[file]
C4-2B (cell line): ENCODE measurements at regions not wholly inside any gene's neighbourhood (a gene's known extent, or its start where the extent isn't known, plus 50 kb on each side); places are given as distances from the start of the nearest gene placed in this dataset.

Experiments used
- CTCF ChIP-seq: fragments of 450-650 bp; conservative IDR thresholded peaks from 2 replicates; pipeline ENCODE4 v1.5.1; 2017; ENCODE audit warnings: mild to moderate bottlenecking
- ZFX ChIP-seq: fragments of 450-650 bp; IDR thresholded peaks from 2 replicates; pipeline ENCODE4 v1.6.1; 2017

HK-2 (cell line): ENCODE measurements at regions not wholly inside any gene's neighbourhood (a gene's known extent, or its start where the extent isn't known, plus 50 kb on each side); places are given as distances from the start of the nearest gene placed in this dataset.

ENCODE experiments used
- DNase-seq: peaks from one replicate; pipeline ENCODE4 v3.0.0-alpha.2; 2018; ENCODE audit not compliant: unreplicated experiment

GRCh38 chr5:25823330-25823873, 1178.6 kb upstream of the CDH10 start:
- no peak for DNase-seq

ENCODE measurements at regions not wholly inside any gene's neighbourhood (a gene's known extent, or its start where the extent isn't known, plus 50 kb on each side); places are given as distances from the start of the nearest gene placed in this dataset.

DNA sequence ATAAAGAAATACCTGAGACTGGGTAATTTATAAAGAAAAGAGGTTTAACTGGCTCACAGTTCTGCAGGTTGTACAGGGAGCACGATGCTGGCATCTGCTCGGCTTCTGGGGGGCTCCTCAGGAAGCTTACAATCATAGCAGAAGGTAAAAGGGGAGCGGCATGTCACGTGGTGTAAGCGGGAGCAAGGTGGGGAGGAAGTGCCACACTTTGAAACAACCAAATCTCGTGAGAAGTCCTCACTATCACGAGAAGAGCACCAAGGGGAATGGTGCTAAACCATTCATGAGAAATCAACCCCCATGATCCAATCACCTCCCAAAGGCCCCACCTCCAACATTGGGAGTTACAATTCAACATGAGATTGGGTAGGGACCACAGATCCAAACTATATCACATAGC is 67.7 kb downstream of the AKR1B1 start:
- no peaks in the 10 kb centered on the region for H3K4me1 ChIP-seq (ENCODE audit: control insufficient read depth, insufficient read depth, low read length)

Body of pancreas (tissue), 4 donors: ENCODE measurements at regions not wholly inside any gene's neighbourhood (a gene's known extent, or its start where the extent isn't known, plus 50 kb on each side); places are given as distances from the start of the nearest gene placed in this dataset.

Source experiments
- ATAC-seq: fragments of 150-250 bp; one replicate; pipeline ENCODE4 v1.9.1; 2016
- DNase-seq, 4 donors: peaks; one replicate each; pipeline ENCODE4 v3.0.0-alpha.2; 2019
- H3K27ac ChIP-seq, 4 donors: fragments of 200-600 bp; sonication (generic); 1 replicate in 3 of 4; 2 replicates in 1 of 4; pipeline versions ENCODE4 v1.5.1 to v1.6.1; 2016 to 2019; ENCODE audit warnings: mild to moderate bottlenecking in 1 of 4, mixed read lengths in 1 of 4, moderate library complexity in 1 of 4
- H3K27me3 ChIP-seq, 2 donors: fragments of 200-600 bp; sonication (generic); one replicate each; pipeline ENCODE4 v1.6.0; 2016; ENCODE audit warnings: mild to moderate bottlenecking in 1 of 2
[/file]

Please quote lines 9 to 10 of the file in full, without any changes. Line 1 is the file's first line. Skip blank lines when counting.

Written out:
- no peak for DNase-seq

ENCODE measurements at regions not wholly inside any gene's neighbourhood (a gene's known extent, or its start where the extent isn't known, plus 50 kb on each side); places are given as distances from the start of the nearest gene placed in this dataset.